When introduced, Dover trucks were available as a "Screenside Express", Canopy Express, Open Flatbed, Panel Delivery and Cab and Chassis. Prices ranged between $595 and $895. Bodies for the trucks were built by Hercules of Evansville, Indiana.
The largest purchaser of Dover Trucks was the United States Postal Service which put the vehicles into service for mail transport and delivery vehicles. The Dover was a durable vehicle; USPS reported using some of the vehicles well into the 1950s.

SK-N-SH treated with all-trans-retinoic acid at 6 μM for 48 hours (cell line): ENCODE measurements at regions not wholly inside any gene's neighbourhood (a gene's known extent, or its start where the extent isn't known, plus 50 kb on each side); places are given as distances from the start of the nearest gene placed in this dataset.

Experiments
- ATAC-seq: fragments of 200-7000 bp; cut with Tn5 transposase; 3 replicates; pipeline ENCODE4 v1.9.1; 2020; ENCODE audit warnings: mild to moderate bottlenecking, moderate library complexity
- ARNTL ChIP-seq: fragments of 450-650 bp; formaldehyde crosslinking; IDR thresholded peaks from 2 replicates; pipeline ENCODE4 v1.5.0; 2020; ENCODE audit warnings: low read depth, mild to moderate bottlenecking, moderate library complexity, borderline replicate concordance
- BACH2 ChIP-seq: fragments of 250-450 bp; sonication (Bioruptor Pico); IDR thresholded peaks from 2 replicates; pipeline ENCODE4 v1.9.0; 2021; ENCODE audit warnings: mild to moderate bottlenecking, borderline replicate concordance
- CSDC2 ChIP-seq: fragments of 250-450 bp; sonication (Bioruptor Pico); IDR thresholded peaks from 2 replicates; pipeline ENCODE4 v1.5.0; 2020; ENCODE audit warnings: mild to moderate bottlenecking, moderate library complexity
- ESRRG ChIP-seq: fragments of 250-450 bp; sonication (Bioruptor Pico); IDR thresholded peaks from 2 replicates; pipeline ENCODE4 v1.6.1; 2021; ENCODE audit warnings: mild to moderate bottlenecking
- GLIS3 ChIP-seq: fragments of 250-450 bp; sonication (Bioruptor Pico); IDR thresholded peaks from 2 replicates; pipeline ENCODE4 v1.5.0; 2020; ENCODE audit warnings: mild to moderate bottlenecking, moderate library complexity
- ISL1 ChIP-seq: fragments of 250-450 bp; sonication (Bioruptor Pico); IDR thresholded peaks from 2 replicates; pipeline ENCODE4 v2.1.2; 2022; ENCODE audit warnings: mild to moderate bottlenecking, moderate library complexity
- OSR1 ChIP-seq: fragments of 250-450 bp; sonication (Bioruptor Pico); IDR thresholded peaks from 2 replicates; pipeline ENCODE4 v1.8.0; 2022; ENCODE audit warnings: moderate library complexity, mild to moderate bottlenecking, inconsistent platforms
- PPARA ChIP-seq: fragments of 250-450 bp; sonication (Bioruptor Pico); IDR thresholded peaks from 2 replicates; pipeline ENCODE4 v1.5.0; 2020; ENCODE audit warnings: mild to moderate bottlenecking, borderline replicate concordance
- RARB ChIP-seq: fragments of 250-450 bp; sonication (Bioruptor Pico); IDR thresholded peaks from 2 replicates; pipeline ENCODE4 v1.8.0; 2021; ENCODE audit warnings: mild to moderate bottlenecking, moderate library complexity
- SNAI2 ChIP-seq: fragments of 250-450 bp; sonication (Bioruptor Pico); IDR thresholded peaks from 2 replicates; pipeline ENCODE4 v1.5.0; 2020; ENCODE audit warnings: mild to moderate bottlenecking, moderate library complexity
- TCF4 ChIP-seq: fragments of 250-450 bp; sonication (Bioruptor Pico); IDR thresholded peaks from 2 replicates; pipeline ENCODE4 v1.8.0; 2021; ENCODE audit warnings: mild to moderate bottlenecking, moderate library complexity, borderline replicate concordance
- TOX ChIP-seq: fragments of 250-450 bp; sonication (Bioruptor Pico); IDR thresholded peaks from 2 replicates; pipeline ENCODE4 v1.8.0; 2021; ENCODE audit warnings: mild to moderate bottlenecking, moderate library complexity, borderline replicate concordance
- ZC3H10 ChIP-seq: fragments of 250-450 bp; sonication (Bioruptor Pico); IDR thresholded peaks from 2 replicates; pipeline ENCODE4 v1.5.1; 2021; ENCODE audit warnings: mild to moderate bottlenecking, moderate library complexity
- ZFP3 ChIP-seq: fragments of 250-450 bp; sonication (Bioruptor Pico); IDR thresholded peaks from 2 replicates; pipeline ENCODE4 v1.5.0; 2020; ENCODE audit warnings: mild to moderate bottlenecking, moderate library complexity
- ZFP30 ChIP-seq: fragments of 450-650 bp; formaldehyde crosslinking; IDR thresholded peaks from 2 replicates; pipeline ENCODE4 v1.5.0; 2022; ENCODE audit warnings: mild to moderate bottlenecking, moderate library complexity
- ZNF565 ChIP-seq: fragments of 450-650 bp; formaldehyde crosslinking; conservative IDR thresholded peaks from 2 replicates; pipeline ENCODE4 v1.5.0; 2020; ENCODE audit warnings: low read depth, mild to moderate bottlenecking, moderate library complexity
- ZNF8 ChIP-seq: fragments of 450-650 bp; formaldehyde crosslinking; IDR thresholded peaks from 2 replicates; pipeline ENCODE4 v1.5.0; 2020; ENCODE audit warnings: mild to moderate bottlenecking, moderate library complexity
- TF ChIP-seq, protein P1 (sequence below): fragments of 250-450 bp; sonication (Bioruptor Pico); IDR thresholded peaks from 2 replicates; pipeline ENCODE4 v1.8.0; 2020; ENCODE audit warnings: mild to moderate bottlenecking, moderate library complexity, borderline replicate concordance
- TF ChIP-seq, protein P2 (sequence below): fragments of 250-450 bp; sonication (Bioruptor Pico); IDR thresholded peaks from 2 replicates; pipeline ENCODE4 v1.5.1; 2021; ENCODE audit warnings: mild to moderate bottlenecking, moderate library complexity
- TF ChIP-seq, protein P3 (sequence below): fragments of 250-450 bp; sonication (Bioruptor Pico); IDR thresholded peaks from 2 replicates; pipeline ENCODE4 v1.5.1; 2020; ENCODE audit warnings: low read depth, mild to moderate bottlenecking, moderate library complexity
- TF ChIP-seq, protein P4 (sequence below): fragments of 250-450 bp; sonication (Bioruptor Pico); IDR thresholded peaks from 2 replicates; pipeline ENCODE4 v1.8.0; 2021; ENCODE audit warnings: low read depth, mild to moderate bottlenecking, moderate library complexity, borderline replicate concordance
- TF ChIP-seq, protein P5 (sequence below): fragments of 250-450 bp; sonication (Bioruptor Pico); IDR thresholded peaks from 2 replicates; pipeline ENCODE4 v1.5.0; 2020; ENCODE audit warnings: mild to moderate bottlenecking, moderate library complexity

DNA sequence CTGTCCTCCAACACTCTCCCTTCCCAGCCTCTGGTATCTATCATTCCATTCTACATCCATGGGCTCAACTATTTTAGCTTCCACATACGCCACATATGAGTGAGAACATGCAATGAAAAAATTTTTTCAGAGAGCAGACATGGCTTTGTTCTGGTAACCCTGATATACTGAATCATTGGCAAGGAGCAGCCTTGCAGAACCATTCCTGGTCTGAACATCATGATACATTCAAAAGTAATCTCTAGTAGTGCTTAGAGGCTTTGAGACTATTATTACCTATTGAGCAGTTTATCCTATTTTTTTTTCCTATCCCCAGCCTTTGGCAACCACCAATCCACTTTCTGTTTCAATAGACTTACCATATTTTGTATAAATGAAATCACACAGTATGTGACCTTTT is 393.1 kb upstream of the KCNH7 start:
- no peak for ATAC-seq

The Dover was pulled from the market in either 1930 or 1931, with Hudson's production records being unspecific. The number of survivor vehicles is very limited; the one known restored mail truck was last known to be owned by a private collector in Michigan.
A fully restored U.S. mail truck (possibly the vehicle alluded to in the previous paragraph) can currently be seen at Hostetler's Hudson Museum in Shipshewana, Indiana, which opened in October, 2007. The museum contains 48 restored or original Hudson vehicles built between 1909 and 1956. Information on the museum can be found at http://www.hostetlershudsons.com/ .
- Gunnell, John, Editor (1993). The Standard Catalog of American Motors 1902 - 1987. Kraus Publications. ISBN 978-0-87341-232-2.
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